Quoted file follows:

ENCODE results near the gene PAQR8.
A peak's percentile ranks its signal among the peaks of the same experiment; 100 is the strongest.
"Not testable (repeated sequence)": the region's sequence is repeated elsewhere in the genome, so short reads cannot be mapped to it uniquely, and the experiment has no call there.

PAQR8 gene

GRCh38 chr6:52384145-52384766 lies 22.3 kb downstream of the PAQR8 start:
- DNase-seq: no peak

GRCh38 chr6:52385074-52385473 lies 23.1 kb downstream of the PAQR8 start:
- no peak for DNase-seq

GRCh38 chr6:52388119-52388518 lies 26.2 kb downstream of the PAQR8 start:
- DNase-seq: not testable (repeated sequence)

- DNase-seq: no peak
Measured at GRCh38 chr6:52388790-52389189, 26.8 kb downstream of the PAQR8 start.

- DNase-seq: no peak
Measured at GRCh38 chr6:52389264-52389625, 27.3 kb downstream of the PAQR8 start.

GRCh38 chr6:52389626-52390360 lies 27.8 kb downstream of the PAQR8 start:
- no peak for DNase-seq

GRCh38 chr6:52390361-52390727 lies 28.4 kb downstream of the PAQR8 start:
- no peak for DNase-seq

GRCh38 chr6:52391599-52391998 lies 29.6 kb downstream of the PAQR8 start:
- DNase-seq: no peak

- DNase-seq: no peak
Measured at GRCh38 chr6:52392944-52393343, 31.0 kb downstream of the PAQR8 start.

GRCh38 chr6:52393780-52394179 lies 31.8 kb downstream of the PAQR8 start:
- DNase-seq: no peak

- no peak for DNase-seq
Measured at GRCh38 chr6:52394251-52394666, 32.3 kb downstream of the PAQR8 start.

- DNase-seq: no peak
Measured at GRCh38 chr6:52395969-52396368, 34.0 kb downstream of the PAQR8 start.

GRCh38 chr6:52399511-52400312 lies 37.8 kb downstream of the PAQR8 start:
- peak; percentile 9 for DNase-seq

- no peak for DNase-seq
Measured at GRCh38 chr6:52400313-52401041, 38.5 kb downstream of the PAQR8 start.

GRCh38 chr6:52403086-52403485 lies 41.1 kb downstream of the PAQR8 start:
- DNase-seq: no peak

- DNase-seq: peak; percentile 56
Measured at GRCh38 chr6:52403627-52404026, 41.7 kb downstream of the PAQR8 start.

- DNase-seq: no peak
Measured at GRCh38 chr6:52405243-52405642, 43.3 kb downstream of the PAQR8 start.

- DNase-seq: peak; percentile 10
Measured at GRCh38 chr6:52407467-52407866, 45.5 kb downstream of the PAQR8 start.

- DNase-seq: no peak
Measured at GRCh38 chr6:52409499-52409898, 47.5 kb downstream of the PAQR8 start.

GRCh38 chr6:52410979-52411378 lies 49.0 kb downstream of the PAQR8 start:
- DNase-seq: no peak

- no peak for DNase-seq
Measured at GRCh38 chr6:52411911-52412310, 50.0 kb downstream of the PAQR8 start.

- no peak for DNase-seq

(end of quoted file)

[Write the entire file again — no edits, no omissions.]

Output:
ENCODE results near the gene PAQR8.
A peak's percentile ranks its signal among the peaks of the same experiment; 100 is the strongest.
"Not testable (repeated sequence)": the region's sequence is repeated elsewhere in the genome, so short reads cannot be mapped to it uniquely, and the experiment has no call there.

PAQR8 gene

GRCh38 chr6:52384145-52384766 lies 22.3 kb downstream of the PAQR8 start:
- DNase-seq: no peak

GRCh38 chr6:52385074-52385473 lies 23.1 kb downstream of the PAQR8 start:
- no peak for DNase-seq

GRCh38 chr6:52388119-52388518 lies 26.2 kb downstream of the PAQR8 start:
- DNase-seq: not testable (repeated sequence)

- DNase-seq: no peak
Measured at GRCh38 chr6:52388790-52389189, 26.8 kb downstream of the PAQR8 start.

- DNase-seq: no peak
Measured at GRCh38 chr6:52389264-52389625, 27.3 kb downstream of the PAQR8 start.

GRCh38 chr6:52389626-52390360 lies 27.8 kb downstream of the PAQR8 start:
- no peak for DNase-seq

GRCh38 chr6:52390361-52390727 lies 28.4 kb downstream of the PAQR8 start:
- no peak for DNase-seq

GRCh38 chr6:52391599-52391998 lies 29.6 kb downstream of the PAQR8 start:
- DNase-seq: no peak

- DNase-seq: no peak
Measured at GRCh38 chr6:52392944-52393343, 31.0 kb downstream of the PAQR8 start.

GRCh38 chr6:52393780-52394179 lies 31.8 kb downstream of the PAQR8 start:
- DNase-seq: no peak

- no peak for DNase-seq
Measured at GRCh38 chr6:52394251-52394666, 32.3 kb downstream of the PAQR8 start.

- DNase-seq: no peak
Measured at GRCh38 chr6:52395969-52396368, 34.0 kb downstream of the PAQR8 start.

GRCh38 chr6:52399511-52400312 lies 37.8 kb downstream of the PAQR8 start:
- peak; percentile 9 for DNase-seq

- no peak for DNase-seq
Measured at GRCh38 chr6:52400313-52401041, 38.5 kb downstream of the PAQR8 start.

GRCh38 chr6:52403086-52403485 lies 41.1 kb downstream of the PAQR8 start:
- DNase-seq: no peak

- DNase-seq: peak; percentile 56
Measured at GRCh38 chr6:52403627-52404026, 41.7 kb downstream of the PAQR8 start.

- DNase-seq: no peak
Measured at GRCh38 chr6:52405243-52405642, 43.3 kb downstream of the PAQR8 start.

- DNase-seq: peak; percentile 10
Measured at GRCh38 chr6:52407467-52407866, 45.5 kb downstream of the PAQR8 start.

- DNase-seq: no peak
Measured at GRCh38 chr6:52409499-52409898, 47.5 kb downstream of the PAQR8 start.

GRCh38 chr6:52410979-52411378 lies 49.0 kb downstream of the PAQR8 start:
- DNase-seq: no peak

- no peak for DNase-seq
Measured at GRCh38 chr6:52411911-52412310, 50.0 kb downstream of the PAQR8 start.

- no peak for DNase-seq